Thursday, December 16, 2010

10 Tips/Ways for Using Twitter in the Classroom

Twitter has become a valuable tool for educators who are wanting to network with other educators.  Many other teachers have realized that Twitter can be a valuable education tool and communication tool to use with their students.  Some teachers have been using it for a while and have a great handle on how to use it.  Others are new to implementation and might want some further ideas for how to use it in the classroom.  Hopefully these tips can help provide some guidance.

1.) The initial trouble is getting students and parents signed up.  They are the Facebook Generation.  Several teachers I work with have offered extra credit/bonus points on a test for creating an account and then contacting their teacher.  This has been rather successful for those teachers.  Create some kind of form to send home to parents explaining the procedures and purpose and have students bring it back in with their username and parents usernames.

2.) Create a classroom hashtag.  Make it something simple like #mzush10 (Mr. Zimmer U.S. History 2010).  Have students search and follow the hashtag and that is an easy way for students to follow what you share.  You can search for hashtags using the following directory to make sure that you don't have any that conflict with other hashtags.

3.) Make your classroom Twitter account the only place that you provide extra credit.  This way when a student needs some, they know that is where you will provide it.  You can post assignments on an alternate website and have students visit it to complete the work.  When students complete it, have them reply to you so that you can expect it.

4.) Organize students into list.  If you have multiple classes, this is a great way to track students on Twitter.  You can create lists of students organized by class period, grade level, etc.  This way it is easy to track what they are doing, saying, and working on as it relates to their Twitter account.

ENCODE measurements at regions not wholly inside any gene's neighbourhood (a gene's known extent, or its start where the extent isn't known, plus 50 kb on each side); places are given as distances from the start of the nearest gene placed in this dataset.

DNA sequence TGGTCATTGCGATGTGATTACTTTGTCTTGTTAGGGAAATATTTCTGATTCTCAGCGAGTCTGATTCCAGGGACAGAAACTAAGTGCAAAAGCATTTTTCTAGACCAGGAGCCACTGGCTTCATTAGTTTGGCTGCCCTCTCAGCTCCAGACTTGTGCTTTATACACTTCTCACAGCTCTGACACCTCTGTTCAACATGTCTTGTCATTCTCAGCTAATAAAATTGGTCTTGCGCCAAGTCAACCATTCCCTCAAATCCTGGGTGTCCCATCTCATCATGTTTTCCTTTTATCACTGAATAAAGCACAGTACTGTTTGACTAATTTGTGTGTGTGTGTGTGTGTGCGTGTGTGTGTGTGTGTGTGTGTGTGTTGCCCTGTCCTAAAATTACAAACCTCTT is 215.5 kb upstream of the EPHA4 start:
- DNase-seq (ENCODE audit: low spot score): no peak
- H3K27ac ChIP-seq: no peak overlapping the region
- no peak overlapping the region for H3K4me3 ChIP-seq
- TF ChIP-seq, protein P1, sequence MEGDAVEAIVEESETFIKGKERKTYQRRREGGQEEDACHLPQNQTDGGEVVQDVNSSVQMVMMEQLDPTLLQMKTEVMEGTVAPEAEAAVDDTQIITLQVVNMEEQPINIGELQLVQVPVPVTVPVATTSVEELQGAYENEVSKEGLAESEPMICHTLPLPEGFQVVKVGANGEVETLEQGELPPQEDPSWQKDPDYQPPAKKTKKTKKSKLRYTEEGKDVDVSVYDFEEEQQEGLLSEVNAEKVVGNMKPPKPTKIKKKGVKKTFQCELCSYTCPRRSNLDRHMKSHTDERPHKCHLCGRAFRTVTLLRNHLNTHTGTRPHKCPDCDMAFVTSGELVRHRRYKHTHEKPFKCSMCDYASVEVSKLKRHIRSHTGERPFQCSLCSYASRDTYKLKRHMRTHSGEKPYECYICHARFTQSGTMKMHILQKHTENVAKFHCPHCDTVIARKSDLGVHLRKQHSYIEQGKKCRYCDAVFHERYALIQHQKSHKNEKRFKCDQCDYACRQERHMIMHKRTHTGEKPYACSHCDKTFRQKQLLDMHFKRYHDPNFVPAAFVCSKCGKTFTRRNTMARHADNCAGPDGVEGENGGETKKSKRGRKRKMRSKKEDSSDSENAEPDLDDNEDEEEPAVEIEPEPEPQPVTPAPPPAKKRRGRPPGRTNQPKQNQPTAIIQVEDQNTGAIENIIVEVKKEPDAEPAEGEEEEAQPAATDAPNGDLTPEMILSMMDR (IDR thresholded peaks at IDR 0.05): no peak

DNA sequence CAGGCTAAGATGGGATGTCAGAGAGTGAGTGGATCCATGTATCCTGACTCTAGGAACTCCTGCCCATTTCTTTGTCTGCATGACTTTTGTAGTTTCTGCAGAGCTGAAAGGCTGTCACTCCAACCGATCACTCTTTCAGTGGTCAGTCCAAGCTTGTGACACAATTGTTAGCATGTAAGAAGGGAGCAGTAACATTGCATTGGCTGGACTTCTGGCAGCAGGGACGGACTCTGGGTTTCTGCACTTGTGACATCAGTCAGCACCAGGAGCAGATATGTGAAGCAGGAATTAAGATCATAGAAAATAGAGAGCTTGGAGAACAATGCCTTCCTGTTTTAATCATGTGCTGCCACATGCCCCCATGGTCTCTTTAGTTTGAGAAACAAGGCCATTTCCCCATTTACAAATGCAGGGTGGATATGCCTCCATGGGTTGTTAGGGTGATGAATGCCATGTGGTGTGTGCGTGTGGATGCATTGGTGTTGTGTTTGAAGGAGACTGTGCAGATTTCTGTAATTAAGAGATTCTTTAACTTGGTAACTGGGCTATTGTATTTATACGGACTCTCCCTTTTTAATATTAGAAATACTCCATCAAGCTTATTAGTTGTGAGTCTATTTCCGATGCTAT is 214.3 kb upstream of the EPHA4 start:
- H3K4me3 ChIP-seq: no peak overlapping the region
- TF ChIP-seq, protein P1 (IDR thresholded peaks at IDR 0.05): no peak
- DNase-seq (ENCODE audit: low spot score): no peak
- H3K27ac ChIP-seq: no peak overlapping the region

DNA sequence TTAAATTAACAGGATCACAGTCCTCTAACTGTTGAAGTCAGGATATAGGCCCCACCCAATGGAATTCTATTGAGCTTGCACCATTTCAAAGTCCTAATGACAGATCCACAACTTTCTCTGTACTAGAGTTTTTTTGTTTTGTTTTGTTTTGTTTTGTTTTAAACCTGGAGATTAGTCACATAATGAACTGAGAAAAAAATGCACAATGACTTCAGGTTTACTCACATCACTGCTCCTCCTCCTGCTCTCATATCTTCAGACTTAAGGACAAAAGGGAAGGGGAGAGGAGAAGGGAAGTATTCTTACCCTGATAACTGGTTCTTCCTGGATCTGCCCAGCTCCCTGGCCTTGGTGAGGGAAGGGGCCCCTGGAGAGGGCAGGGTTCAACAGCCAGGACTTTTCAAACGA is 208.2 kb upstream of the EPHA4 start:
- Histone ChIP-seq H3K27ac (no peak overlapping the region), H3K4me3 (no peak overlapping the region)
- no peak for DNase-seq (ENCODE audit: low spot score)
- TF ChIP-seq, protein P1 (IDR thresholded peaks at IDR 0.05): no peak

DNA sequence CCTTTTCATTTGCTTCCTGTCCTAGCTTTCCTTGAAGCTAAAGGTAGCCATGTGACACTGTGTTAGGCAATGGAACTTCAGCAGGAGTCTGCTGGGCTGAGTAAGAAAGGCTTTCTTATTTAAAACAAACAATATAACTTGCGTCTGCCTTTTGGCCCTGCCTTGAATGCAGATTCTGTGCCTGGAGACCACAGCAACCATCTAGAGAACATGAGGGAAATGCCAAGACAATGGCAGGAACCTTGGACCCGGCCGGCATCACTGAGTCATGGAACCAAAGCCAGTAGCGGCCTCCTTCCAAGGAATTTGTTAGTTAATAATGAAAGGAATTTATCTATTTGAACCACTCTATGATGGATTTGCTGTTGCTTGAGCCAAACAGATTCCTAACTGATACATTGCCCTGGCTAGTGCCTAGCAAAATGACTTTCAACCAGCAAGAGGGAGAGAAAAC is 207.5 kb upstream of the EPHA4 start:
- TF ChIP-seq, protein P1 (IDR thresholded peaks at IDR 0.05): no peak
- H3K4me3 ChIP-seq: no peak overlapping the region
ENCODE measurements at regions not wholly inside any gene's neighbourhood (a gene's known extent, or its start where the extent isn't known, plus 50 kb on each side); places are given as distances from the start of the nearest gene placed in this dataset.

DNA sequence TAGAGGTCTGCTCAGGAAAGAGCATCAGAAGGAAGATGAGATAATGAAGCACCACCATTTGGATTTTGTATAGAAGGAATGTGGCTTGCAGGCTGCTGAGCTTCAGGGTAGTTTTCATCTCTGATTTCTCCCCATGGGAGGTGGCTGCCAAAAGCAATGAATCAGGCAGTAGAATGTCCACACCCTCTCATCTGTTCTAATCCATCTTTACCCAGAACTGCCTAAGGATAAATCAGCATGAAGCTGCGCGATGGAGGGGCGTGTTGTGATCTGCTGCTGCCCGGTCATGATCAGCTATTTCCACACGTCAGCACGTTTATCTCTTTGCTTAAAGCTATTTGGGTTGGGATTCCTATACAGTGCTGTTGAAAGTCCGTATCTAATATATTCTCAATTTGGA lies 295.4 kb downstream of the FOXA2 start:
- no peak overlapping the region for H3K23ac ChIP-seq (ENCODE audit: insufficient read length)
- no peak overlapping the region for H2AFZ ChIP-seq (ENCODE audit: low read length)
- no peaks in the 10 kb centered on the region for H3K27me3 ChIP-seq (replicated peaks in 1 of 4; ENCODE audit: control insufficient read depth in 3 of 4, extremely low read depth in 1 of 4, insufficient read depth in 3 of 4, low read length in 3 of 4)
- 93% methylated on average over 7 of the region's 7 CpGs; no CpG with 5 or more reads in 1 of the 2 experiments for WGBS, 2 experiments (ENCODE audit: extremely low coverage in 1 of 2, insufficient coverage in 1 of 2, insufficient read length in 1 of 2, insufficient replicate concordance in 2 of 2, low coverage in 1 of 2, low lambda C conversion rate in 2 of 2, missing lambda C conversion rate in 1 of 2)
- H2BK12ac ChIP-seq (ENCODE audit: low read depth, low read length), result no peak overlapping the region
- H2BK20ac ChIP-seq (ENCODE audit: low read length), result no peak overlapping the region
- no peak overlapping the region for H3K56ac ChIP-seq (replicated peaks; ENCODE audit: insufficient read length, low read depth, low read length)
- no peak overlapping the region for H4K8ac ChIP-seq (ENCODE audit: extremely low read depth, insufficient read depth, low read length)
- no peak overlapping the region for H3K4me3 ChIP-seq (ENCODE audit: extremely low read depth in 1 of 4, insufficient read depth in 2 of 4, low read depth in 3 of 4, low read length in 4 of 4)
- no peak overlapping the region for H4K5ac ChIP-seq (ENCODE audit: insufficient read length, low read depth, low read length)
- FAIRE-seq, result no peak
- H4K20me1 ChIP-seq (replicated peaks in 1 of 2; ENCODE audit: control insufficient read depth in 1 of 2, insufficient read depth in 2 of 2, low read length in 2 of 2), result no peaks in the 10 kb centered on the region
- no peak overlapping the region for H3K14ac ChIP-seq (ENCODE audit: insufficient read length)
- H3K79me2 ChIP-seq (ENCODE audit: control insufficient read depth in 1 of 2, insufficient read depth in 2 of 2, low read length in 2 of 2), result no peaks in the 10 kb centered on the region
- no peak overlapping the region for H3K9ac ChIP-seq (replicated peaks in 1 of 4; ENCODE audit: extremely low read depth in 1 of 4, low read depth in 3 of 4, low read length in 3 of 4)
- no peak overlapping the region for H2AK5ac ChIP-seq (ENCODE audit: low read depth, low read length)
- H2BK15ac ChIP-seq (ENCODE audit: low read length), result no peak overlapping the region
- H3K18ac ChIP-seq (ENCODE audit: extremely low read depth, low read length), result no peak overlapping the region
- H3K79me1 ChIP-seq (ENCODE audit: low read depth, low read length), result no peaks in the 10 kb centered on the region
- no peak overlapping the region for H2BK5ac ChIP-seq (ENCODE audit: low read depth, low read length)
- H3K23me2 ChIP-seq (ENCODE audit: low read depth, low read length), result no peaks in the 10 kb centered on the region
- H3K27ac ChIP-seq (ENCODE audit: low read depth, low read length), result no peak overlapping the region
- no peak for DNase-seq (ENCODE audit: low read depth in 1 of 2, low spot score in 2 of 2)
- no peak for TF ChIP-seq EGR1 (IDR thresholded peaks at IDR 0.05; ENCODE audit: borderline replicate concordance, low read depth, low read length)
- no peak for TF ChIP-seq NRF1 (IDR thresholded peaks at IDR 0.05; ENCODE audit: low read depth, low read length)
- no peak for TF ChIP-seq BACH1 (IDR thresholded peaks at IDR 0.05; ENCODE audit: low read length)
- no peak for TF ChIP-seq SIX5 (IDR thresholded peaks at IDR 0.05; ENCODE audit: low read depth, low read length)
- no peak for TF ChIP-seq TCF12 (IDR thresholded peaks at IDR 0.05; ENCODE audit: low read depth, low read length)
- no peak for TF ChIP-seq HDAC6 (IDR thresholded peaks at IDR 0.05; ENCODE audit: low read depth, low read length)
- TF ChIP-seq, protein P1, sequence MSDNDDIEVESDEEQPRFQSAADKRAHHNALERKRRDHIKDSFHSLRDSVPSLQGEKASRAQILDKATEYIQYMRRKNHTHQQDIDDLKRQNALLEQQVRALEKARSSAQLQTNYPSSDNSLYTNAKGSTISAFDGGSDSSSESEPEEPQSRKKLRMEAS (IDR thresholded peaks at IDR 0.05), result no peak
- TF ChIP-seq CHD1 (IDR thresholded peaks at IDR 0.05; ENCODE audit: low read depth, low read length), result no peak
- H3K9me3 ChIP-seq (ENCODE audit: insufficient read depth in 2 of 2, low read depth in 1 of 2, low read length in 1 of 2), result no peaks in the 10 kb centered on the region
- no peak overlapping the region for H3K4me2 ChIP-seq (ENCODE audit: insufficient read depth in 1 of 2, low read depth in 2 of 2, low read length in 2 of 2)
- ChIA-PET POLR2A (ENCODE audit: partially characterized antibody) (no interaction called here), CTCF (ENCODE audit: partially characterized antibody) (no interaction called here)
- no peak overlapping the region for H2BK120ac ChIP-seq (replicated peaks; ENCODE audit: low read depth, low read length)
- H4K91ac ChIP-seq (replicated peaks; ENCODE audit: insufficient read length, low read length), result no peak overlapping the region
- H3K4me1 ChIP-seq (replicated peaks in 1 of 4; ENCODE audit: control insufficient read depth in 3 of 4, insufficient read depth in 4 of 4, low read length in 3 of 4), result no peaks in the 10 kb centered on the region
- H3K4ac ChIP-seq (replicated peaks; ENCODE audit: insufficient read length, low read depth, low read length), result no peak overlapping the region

5.) Once you have developed a PLN, I recommend using them to your advantage.  I highly suggest using them for taking polls, teaching geography, or getting opinions.  If other students from other schools are on Twitter, you could have a Twitter Chat and create a hashtag for them to all participate.  Use Tweetdeck to track the conversation.  The Teach Paperless Blog has a GREAT example of this.

6.) Posting reminders and homework assignments to the Twitter account is a great way to get students to create an account and use it beneficially.  You might even make Twitter the only time you will share the homework assignment.  This way they have to check it in order to know their homework, and it is something that you can do at the end of the class period or day.  It is such a simple task because it is only 140 characters long!

7.) Have a 140 Character reflection with your students.  Provide a link to a video, article, or news story.  Have kids provide their thoughts in 140 characters.  You might even create a separate hashtag for such an assignment.  This can provide students with an easy way to follow the assignment.  The next day in class you can then display the discussion and talk further about it, possibly even highlight specific student repsonses.

8.) Exit Slips are a a growing method of assessment.  Twitter would be a valuable asset to asses student learning by using it as a form of an exit slip.  When students leave, you can delete the previous classes responses, or ask a different question.  This way you have a log of the exit slips responses, and they can even be your bell ringers for the following morning.

9.) Connecting with professionals is a great way to utilize the power of Twitter.  Have students connect with NASA scientists, authors (100 Best Authors on Twitter and Directory of Authors on Twitter), politicians, the President, companies (Google, History Channel, etc), and Mathematicians.

10.) Backchannel is another valuable way to use Twitter.  Whether you are using it in class with students, or at home while watching the news, documentary, television show, or movie, you can create a backchannel for students to have a discussion.  Once again, you can create a hashtag for that specific discussion.  I like this as an option because it is easier to track specific students unlike other backchannel sites where students can make up any name.

There are several lists out there for ways to use Twitter.  These are some of my personal favorites.  What are some of yours?

1 comment: